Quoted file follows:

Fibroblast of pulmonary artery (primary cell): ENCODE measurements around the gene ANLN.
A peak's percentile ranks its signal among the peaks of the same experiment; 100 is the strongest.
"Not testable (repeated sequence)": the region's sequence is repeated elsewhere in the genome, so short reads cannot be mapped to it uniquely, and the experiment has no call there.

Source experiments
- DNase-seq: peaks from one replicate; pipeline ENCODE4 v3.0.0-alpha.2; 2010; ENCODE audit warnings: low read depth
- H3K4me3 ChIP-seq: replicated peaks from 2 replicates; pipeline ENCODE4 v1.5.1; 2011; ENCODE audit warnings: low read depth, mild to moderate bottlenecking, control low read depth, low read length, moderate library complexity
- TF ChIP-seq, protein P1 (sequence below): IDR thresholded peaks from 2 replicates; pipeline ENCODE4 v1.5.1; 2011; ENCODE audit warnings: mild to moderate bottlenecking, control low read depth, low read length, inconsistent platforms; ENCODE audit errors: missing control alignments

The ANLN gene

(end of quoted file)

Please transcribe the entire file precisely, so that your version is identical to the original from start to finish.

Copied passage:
Fibroblast of pulmonary artery (primary cell): ENCODE measurements around the gene ANLN.
A peak's percentile ranks its signal among the peaks of the same experiment; 100 is the strongest.
"Not testable (repeated sequence)": the region's sequence is repeated elsewhere in the genome, so short reads cannot be mapped to it uniquely, and the experiment has no call there.

Source experiments
- DNase-seq: peaks from one replicate; pipeline ENCODE4 v3.0.0-alpha.2; 2010; ENCODE audit warnings: low read depth
- H3K4me3 ChIP-seq: replicated peaks from 2 replicates; pipeline ENCODE4 v1.5.1; 2011; ENCODE audit warnings: low read depth, mild to moderate bottlenecking, control low read depth, low read length, moderate library complexity
- TF ChIP-seq, protein P1 (sequence below): IDR thresholded peaks from 2 replicates; pipeline ENCODE4 v1.5.1; 2011; ENCODE audit warnings: mild to moderate bottlenecking, control low read depth, low read length, inconsistent platforms; ENCODE audit errors: missing control alignments

The ANLN gene